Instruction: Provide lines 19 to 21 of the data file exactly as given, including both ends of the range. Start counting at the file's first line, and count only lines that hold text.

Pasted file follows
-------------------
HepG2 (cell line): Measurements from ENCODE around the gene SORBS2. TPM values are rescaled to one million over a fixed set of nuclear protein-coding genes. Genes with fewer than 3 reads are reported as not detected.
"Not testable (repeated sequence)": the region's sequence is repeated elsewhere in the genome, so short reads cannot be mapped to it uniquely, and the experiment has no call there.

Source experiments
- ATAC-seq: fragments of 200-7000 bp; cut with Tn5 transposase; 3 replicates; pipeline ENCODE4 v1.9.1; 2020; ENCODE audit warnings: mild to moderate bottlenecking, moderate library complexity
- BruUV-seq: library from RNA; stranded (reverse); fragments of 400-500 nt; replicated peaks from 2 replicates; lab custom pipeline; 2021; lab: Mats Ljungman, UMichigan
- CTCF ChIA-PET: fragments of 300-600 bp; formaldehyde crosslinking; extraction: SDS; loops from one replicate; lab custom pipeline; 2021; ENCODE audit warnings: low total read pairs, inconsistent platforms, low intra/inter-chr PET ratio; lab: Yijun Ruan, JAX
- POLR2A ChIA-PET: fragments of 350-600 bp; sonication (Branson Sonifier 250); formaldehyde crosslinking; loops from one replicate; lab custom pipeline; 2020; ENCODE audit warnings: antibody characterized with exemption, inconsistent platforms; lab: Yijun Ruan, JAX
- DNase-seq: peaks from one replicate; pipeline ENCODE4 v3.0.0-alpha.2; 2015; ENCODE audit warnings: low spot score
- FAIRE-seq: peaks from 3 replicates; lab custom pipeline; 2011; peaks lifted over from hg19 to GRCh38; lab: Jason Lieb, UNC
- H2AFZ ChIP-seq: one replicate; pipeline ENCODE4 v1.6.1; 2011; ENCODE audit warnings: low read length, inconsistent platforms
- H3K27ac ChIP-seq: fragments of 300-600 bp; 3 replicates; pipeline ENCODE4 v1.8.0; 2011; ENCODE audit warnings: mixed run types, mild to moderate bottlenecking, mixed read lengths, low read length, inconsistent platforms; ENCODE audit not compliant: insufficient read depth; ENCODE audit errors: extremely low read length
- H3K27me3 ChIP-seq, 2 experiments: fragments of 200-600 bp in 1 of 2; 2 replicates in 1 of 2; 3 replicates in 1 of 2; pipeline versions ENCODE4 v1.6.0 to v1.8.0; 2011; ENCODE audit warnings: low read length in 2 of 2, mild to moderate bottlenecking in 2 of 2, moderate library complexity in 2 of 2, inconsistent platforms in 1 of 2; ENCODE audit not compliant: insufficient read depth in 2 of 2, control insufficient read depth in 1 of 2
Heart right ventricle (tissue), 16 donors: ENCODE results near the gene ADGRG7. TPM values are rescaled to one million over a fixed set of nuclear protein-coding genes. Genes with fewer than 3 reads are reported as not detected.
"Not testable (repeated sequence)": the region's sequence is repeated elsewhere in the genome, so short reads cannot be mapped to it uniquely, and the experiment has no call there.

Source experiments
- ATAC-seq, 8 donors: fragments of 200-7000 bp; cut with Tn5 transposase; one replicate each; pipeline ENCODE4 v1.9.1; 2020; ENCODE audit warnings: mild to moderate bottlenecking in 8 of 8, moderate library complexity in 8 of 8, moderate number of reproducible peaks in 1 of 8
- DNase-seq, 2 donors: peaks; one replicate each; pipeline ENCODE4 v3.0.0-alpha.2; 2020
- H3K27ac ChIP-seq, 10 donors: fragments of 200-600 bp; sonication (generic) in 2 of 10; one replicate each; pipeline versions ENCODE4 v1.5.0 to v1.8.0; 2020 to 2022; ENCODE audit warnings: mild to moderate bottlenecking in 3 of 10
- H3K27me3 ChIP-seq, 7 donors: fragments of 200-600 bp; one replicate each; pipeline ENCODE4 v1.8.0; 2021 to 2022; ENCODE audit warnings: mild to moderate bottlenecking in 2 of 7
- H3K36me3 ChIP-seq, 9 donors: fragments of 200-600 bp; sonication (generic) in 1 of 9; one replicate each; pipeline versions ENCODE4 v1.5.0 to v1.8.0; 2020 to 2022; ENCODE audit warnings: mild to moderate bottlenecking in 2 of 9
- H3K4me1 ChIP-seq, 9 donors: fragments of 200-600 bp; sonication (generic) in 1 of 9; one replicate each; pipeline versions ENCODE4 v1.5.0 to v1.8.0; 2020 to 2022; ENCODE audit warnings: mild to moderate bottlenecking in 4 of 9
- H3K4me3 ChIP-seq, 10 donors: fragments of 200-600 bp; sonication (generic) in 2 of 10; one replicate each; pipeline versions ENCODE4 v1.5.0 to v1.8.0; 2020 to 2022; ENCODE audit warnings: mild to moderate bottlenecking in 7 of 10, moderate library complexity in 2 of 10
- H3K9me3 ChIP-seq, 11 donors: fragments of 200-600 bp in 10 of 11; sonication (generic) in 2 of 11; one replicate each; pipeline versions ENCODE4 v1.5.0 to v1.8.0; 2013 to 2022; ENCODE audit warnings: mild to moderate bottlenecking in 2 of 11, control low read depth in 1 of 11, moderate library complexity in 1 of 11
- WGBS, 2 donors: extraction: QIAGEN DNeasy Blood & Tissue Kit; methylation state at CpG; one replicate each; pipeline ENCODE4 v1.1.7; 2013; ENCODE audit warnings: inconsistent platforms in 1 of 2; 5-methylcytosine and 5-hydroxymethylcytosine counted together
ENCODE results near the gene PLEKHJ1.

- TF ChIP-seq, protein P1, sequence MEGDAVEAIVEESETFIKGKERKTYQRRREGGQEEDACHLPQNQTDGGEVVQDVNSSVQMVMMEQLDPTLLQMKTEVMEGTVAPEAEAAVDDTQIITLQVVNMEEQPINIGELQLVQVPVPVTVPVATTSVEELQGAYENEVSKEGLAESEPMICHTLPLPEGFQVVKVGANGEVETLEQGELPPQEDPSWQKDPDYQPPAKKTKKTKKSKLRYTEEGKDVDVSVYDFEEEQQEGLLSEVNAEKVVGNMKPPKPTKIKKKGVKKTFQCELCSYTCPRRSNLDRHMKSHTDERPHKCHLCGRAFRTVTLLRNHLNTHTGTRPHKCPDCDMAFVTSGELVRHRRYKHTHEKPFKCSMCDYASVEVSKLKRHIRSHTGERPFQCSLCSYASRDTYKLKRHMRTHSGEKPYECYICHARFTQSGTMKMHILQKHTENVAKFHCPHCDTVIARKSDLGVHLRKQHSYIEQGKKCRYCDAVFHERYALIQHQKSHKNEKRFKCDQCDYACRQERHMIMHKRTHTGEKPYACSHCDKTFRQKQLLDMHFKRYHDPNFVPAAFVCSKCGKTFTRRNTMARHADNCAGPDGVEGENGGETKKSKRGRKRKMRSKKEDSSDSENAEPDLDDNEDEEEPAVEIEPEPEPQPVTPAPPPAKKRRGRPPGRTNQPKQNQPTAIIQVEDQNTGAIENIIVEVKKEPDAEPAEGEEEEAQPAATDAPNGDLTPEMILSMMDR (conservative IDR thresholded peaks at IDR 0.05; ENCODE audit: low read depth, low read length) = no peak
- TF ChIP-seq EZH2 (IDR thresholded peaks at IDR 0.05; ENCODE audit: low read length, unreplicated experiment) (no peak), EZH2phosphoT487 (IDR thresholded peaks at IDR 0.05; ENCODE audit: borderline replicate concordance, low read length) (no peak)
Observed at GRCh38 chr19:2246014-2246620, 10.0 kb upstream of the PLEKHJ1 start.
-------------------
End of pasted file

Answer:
- H3K27me3 ChIP-seq, 7 donors: fragments of 200-600 bp; one replicate each; pipeline ENCODE4 v1.8.0; 2021 to 2022; ENCODE audit warnings: mild to moderate bottlenecking in 2 of 7
- H3K36me3 ChIP-seq, 9 donors: fragments of 200-600 bp; sonication (generic) in 1 of 9; one replicate each; pipeline versions ENCODE4 v1.5.0 to v1.8.0; 2020 to 2022; ENCODE audit warnings: mild to moderate bottlenecking in 2 of 9
- H3K4me1 ChIP-seq, 9 donors: fragments of 200-600 bp; sonication (generic) in 1 of 9; one replicate each; pipeline versions ENCODE4 v1.5.0 to v1.8.0; 2020 to 2022; ENCODE audit warnings: mild to moderate bottlenecking in 4 of 9